Service Planning: 8 Practices of Synchronizing Sundays

We must confess an occasional ache for the simplicity of an acoustically perfect preaching arena as Jesus had for His Sermon on the Mount.

When speaking of the concept of "Synchronizing Sundays," two types of planning for Services of Worship must be taken into account: the nuts and bolts, and the heart and mind.

Of the two, the former is the easier to address and attain.

Even the most adept of operators must admit the pressure of perfection often intervenes and emerges in the midst of a "love one another" message.

Of the two, the latter is most essential to achieve.

For without synchronizing the heart and mind in the planning of worship, learning the mechanics of production or assembly the resources of presentation can make a weekend worship experience no different than 9-to-5s or other experiences that during the 167 hours of the week between church services with all the stress and other emotions the flesh is heir to.

As technology has improved and provided greater options for how the gospel of Christ is presented during corporate worship, even the most adept of operators must admit the pressure of perfection often intervenes and emerges in the midst of a "love one another" message.

Even the most engaging of pastors must admit times of frustration and doublemindedness when approaching the pulpit as the clock ticks and suddenly as the two-minute warning breaks through the blinding theater lights to disclose there are two points remaining in the prepared five-point sermon.  Does the pastor edit on the fly? Apologize that the message will delay the exit for kickoff? Indulge the short-attention-span audience, by saying, "I'm almost done," or "I'm closing," for the third time?

It's almost unnecessary to bring up the musicians' angst Too loud, too soft; too fast, too long; "holely" jeans, untucked shirts; shallow lyrics, antiquated hymns (What's a bulwark'? Who is Ebenezeer?).

And what's with those folks in the media booth, from PowerPoint typos, to slow panel changes; can you say, "Feedback?"

These illustrations beg these questions:

How can anybody worship in this atmosphere?
How can anybody serve in this atmosphere?

Yes, and most significantly:

How can anybody who serves, worship in this atmosphere?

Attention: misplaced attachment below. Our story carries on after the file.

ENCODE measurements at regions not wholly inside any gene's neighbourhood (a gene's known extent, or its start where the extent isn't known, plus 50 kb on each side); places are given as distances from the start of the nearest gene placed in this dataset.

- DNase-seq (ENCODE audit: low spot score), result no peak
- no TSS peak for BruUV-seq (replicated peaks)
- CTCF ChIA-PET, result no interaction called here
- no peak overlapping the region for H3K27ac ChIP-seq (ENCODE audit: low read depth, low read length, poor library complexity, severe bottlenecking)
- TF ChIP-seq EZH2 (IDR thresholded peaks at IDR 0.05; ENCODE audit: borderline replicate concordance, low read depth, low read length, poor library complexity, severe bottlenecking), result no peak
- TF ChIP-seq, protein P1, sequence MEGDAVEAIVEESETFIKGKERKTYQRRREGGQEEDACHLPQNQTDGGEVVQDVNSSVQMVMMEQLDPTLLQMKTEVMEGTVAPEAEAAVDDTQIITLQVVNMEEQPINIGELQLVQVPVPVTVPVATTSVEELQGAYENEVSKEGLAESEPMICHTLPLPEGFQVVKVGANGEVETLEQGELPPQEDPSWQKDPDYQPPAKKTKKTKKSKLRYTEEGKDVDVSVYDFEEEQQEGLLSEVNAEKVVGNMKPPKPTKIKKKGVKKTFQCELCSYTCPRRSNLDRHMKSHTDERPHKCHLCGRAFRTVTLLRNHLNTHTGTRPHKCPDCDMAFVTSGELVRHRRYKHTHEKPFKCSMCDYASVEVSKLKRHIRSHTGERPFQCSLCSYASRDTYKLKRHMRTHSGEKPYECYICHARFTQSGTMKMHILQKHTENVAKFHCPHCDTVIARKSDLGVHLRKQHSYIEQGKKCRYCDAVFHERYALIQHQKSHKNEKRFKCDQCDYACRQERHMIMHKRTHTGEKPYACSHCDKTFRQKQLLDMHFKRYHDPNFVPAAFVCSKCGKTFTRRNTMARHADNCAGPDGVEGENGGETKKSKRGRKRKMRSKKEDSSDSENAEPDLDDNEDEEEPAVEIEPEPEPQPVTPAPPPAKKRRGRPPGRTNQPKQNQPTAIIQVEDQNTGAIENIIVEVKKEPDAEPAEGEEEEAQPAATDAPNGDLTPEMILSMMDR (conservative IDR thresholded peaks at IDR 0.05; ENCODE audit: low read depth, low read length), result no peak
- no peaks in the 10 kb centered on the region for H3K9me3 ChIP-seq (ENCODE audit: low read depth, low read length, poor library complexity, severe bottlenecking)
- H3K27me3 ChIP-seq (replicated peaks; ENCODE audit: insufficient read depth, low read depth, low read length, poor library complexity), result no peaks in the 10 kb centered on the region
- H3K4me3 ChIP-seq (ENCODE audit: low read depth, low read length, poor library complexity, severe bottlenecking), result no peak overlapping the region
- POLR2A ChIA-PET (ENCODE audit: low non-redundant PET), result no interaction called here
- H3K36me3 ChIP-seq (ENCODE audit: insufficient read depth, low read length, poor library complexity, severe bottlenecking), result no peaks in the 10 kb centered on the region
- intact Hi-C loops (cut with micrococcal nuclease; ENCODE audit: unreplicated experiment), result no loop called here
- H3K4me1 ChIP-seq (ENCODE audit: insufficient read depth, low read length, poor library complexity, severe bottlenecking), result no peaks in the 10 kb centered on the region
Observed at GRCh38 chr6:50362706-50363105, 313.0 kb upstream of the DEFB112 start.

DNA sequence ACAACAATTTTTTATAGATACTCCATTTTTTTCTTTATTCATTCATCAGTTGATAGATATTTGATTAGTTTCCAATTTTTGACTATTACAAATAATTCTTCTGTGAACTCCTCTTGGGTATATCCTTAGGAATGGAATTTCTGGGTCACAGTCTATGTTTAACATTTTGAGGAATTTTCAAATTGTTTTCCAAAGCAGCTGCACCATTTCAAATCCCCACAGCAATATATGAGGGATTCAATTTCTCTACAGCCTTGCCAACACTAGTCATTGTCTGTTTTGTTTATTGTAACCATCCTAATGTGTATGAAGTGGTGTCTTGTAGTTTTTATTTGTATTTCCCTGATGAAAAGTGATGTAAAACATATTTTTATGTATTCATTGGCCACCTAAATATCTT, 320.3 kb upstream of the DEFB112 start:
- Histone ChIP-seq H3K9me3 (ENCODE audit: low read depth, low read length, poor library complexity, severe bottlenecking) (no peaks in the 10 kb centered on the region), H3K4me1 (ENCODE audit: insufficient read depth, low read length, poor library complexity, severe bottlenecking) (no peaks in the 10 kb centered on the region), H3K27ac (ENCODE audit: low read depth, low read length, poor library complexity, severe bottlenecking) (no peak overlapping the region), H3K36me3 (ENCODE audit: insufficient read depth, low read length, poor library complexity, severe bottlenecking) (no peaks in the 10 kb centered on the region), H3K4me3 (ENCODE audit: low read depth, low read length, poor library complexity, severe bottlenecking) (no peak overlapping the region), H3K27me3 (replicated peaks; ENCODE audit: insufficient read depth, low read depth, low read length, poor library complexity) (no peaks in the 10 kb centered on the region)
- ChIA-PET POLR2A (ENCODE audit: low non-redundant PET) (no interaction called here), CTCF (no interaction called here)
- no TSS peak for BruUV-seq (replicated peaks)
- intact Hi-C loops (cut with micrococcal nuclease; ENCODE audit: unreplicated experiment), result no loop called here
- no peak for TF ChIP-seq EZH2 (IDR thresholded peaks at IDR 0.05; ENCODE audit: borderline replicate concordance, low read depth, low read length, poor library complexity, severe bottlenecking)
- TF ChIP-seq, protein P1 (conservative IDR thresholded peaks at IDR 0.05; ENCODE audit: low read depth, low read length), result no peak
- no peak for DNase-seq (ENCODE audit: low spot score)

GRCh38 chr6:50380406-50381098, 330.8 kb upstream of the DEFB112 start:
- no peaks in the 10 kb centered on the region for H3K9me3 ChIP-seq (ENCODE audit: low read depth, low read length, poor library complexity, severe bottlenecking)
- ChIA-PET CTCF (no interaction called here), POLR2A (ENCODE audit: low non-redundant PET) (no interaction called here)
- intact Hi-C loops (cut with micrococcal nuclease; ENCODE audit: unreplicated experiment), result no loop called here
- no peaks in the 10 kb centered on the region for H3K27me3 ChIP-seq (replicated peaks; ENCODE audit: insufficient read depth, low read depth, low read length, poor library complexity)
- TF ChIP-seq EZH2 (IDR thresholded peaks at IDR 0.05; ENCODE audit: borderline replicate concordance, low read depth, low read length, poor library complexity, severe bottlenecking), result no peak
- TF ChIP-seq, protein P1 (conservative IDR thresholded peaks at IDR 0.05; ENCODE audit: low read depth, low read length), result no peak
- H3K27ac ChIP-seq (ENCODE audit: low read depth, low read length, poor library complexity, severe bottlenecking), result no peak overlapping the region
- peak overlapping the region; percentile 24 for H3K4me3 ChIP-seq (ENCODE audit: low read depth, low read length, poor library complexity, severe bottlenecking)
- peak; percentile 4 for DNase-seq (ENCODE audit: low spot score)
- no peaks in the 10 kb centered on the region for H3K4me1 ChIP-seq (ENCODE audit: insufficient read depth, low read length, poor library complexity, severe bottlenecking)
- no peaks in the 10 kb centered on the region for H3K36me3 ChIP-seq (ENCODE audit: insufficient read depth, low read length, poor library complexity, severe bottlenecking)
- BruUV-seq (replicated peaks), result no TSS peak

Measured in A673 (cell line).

Answer: You can't.

How:  Romans 12:2 "Be transformed by the renewing of your minds."

To be complete, this reference of Paul's letter to the Roman church needs the context of verse 1 wherein he tells the readers, "offer your bodies as a living sacrifice, holy and pleasing to Godthis is your true and proper worship."

For our modern context, the idea of synchronizing corporate worship planning (Sundays, weekend, anytime) must begin with the individual worshipper, individual server grasping and wrestling with Paul's assertion to not conform to the worldly (human) challenges of worship, but to transform our worship by renewing how we think about worship and utilize the resources that God provides each congregation.

Grasping this concept is essential to embracing the practical suggestions herewith.

To be sure, the bells and whistles, nuts and bolts resources offered at a church ministry conference can be exhilarating.  They can also be overwhelming and add to stress, if not viewed and utilized in the right mindset.

The more elements used, the higher the stress potential; the higher the stress, the lower the worship experience for those who serve.

As fine and necessary as spreadsheets, Post-it Notes, calendar apps and rehearsals are, we must confess an occasional ache for the simplicity of an acoustically perfect preaching arena as Jesus had for His Sermon on the Mount. Or for the yen to joyfully sing with the improvised, prehymnal, pre-PowerPoint Holy Spirit-inspired freedom, of congregational call-and-response.

Withstanding the stress, receiving the joy both involve being spiritually prepared.

Coming to serve wearing the full armor of God.  When the team of technicians, musicians, presenters, ushers, etc.,  arrive for their weekend responsibility, how have they lived in the hours since their last assignment? Is rehearsal, or even Sunday check-in their first exposure to what God has to say to them this week?

Can they multitask and effectively let God speak?  Does the planning core take into account, not just the believers who are the regular audience, but also the curious from the unchurched community who may just show up with a need?  Is our worship planning our worship too small?

Each church has different needs, resources, personnel and passion that will dictate what tools are used.  These elements of "Synchronizing Sundays" takes these differences into account and addresses the constant that each church has regardless of size, location or denomination.  That constant is the individual worship servant.

Thus, here are practices that have been helpful in an assortment of worshipping communities.
They're summarized and recommended for reflection, meditation, prayer and devotion for individuals and local worship ensembles.

1. Develop worship-centric small groups
2. Examine your personal approach to worship
3. Revise, expand your language of worship
4. Seek atypical opportunities to engage others
5. Expect, recognize enemy attacks
6. Brainstorm with Yes, And
7. Create a culture of feedback
8. Take Sunday off

These summary practices raise questions and beg for details.
Those items are forthcoming. Meanwhile, feel free to ask.  Initial, encouraging responses welcomed.

Hide comments

Comments

  • Allowed HTML tags: <em> <strong> <blockquote> <br> <p>

Plain text

  • No HTML tags allowed.
  • Web page addresses and e-mail addresses turn into links automatically.
  • Lines and paragraphs break automatically.
Publish